Johnny Knox, Earl Bennett, Devin Hester, Rashied Davis.....none of those players strike fear into the hearts of opposing defensive coordinators. It is a solid group of role players, but they are just that, role players. Chicago is still in need of a tall wide receiver that can serve as the top dog. Somebody with the ability to go up and get the jump ball, make the over-the-middle grab and be a big red-zone target.
There are plenty of tall wide receivers in the upcoming draft, but unless any are named Calvin Johnson or Randy Moss, it's going to take some time for them to develop. WR is one of the hardest positions for players to transition into from the college game. There are too many reads to make, too many routes to run and too many good players in the opposing secondaries. Most rookies need three years before becoming accustomed to the pro game.
So free agency would be a good place for Jerry Angelo to look for the No. 1 pass catcher. The current labor negotiations make the waters a little murky here: four-year veterans may not have to wait until their sixth year to become unrestricted free agents; franchise tags could be eliminated; and the market may not open up for months. Yet here are 10 wideouts Chicago should be targeting once the free agency period begins.
Rice is the ideal fit. He would immediately make the offense substantially better. The 24-year-old is 6-4, 202-pounds and has shown elite play making ability. He caught 82 passes for 1,312 yards and 8 TDs in 2009, and the hip injury that kept him out for most of last season is now fully recovered. The Vikings still could tag him, and he'll cost a pretty penny, but he could be the long-term solution.
Breaston was extended a tender offer yesterday, but that looks to be a formality. He'll most likely test the free agent waters. His game is similar to that of Knox, so he may not be the best option at flanker, yet he's shown great ability in the slot and has always produced when given the opportunity. If Hester's role in the offense is reduced, Breaston would be a good replacement.
Floyd is a good receiver who can be dominant when wants to be. At 6-6, 225-pounds, he has the perfect size to play flanker. He never developed into an elite receiver even with seven years of Phillip Rivers at the helm, and he's far too fragile, but he would give Cutler the big target he needs near the end zone.
The games of Smith and Bennett are very much alike, but Smith is much better. At only 25-years-old, he's developing into one of the best possession receivers in the game. He was hurt for half of last year but his 2009 stats show what he's capable of: 107 receptions, 1,220 yards, 7 TDs.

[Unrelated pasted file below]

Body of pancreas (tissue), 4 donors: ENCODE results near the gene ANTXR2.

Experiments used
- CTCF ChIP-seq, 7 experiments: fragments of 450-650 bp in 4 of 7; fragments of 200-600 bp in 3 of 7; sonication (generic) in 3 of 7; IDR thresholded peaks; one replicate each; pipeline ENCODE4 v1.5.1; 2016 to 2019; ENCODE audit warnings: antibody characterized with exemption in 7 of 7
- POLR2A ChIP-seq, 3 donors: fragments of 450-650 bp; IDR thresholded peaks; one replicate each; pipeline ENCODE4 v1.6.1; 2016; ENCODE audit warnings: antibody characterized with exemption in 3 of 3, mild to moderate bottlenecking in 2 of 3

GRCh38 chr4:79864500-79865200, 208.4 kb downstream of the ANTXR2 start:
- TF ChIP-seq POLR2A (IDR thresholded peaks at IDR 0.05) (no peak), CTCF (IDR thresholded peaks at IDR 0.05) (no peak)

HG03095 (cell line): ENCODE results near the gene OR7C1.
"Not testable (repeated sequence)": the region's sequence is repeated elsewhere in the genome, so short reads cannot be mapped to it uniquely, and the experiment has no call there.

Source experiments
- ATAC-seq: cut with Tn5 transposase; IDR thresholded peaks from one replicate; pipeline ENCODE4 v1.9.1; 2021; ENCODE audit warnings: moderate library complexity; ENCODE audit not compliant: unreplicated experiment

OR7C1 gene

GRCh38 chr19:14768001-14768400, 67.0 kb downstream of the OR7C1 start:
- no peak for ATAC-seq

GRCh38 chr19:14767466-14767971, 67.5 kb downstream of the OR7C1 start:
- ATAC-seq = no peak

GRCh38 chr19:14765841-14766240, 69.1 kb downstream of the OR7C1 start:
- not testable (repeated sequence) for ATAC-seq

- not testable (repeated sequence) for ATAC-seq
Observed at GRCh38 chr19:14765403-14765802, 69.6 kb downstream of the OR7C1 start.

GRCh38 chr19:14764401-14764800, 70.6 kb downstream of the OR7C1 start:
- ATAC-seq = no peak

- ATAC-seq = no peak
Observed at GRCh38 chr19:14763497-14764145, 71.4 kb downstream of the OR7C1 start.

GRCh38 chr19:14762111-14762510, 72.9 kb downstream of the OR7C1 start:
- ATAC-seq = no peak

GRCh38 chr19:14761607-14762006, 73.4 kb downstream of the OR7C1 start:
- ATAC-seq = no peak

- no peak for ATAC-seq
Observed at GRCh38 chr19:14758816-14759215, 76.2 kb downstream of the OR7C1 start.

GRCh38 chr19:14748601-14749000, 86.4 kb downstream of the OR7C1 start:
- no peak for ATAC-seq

Edwards has fallen back to Earth since his amazing 2007 season (80 receptions, 1,289 yards and 16 TDs) but much of that has had to do with the guys throwing to him. He still drops too many passes but he showed last year he can still make big plays. Given the right circumstance with a talented QB throwing to him, he could become a No. 1 receiver again.
New York offered Holmes the largest possible qualifying contract offer this morning, a first- and third-round tender. Yet there are plenty of teams who would overpay to have him, and the Bears could be one of those. It won't surprise me if he still tests the market. He is fast, quick, has great hands and is still improving. He's the same player as Hester, but much better.
Jones has all the talent in the world but just can't hang on to the ball. It has been said it's a concentration issue, not due to bad hands. If he can get that resolved, he could turn into something special. He's shown good play making ability, has decent size (6-1, 208) and may not cost too much. Chicago could do worse.
Just when everyone thought he was washed up, Owens exploded last year. With the underwhelming Carson Palmer throwing to him, he amassed 72 catches for 983 yards and 7 touchdowns. Not bad for a 37-year-old who, by his standards, has been on his best behavior the past few seasons. It might be worth the risk to see if he's got one more good year left in him.
He's fragile and disappears for weeks at a time, yet he's also talented near the end zone. Despite being a part of an anemic passing game, Sims-Walker caught 7 TDs each of the past two seasons. He's 6-2, 214-pounds. Pairing him up with Cutler could be just the thing he needs to take the next step.
The Chargers placed the franchise tag on Jackson, but if the new CBA eliminates tags, one of the elite receivers in the league would hit the market. He is a head case that will cost a lot of money, which could scare off Bears' brass, but at 6-5, 230-pounds, he'd be just what the doctor ordered.
Jeremy Stoltz is Publisher of BearReport.com. To read him every day, visit BearReport.com and become a Chicago Bears insider.